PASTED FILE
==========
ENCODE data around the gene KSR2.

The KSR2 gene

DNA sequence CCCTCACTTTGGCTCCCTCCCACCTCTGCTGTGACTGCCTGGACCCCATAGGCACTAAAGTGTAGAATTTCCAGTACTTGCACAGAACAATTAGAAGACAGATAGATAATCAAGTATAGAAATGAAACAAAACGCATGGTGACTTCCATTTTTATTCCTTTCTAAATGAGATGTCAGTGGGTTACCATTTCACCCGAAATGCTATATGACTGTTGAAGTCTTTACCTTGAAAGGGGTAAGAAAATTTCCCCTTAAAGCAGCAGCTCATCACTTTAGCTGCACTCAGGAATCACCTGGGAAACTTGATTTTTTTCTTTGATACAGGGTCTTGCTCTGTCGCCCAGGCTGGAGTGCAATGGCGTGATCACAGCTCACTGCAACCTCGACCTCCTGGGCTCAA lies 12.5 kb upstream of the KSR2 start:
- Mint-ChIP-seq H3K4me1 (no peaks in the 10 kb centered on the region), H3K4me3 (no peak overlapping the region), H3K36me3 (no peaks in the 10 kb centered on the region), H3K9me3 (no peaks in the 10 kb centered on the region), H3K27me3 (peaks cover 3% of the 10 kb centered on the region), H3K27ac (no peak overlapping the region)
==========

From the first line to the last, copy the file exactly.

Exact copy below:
ENCODE data around the gene KSR2.

The KSR2 gene

DNA sequence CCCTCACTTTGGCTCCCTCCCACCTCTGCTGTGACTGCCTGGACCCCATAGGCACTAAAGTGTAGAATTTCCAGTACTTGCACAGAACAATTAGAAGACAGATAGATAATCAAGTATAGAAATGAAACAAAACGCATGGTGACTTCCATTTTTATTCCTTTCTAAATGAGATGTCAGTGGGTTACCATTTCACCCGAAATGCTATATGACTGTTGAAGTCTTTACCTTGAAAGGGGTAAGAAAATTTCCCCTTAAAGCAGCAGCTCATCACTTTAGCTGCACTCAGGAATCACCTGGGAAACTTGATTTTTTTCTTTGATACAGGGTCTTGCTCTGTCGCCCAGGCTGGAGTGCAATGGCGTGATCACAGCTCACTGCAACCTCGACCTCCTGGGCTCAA lies 12.5 kb upstream of the KSR2 start:
- Mint-ChIP-seq H3K4me1 (no peaks in the 10 kb centered on the region), H3K4me3 (no peak overlapping the region), H3K36me3 (no peaks in the 10 kb centered on the region), H3K9me3 (no peaks in the 10 kb centered on the region), H3K27me3 (peaks cover 3% of the 10 kb centered on the region), H3K27ac (no peak overlapping the region)